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The states with no protection unless the patient is registered are: Alaska (however, any adult 21 and older may possess and cultivate limited amounts of marijuana), Arizona, Arkansas, Connecticut, Florida, Minnesota, Montana, New Hampshire, New Jersey, New Mexico, New York, North Dakota, Pennsylvania (apart from minor patients with a ‘safe harbor' letter), and Vermont. The new bill changed the wording to "recommend," which is legal, but did not contain any protections from prosecution for patients, growers, or distributors.SB 180 was created to close that loophole, but only offered protections for patients who lawfully possess medical marijuana; as a result, the bills did not legalize distribution or cultivation, meaning patients cannot get legal access to marijuana.Patients not enrolled in the registry will no longer be able to argue the "affirmative defense of medical necessity" if they are arrested on marijuana charges. 2, 2010 by 50.13% of voters Allows registered qualifying patients (who must have a physician's written certification that they have been diagnosed with a debilitating condition and that they would likely receive benefit from marijuana) to obtain marijuana from a registered nonprofit dispensary, and to possess and use medical marijuana to treat the condition.Requires the Arizona Department of Health Services to establish a registration and renewal application system for patients and nonprofit dispensaries.Specifies that a registered patient's use of medical marijuana is to be considered equivalent to the use of any other medication under the direction of a physician and does not disqualify a patient from medical care, including organ transplants.Specifies that employers may not discriminate against registered patients unless that employer would lose money or licensing under federal law.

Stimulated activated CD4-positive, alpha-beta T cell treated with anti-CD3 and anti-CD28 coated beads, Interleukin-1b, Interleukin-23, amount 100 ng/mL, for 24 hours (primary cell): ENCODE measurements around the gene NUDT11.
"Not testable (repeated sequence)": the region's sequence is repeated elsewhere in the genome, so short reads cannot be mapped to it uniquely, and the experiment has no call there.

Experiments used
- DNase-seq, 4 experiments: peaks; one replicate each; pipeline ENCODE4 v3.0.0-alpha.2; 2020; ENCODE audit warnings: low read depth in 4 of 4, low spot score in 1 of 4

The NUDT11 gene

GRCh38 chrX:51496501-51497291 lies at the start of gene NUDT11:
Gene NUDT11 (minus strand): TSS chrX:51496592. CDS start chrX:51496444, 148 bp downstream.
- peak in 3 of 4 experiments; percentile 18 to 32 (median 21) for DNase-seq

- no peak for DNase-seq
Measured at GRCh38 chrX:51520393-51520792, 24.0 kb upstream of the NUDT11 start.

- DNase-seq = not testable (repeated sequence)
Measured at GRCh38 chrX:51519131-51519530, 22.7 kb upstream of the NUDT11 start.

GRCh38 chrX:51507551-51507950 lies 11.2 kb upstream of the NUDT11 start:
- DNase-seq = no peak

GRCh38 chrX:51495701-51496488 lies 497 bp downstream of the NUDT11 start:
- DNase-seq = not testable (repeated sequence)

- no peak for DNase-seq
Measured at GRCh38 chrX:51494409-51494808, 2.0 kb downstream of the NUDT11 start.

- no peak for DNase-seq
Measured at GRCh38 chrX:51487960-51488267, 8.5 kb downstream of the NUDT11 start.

Patients (or their primary caregivers) may legally possess no more than one ounce of usable marijuana, and may cultivate no more than six marijuana plants, of which no more than three may be mature.Several states with legal medical marijuana received letters from their respective United States Attorney's offices explaining that marijuana is a Schedule I substance and that the federal government considers growing, distribution, or possession of marijuana to be a federal crime regardless of the state laws. 29, 2013 Department of Justice memo clarified the government's prosecutorial priorities and stated that the federal government would rely on state and local law enforcement to "address marijuana activity through enforcement of their own narcotics laws." Between Mar. 23, 1981), Connecticut (July 1, 1981), Wisconsin (Apr. except inhalation, and raw or crude marijuana, tetrahydrocannabinols...27, 1979 and July 23, 1991, five US states enacted laws that legalized medical marijuana with a physician's prescription, however, those laws are considered symbolic because federal law prohibits physicians from "prescribing" marijuana, a schedule I drug. for therapeutic use by patients clinically diagnosed as suffering from glaucoma, symptoms resulting from the administration of chemotherapy cancer treatment, and spastic quadriplegia." The law does not make Louisiana a legal medical marijuana state because the law uses the word "prescribe" and federal law prohibits physicians from prescribing marijuana, a schedule I substance. (R), sponsor of SB 143, stated the following in a July 1, 2015 email to Pro Con.org: "I would like to thank everyone who worked on the passage of SB 143 and Governor Bobby Jindal for signing this important legislation.This may change depending on how the situation develops in the state.On June 22, 2017, Louisiana Governor John Bel Edwards signed SB 35 into law.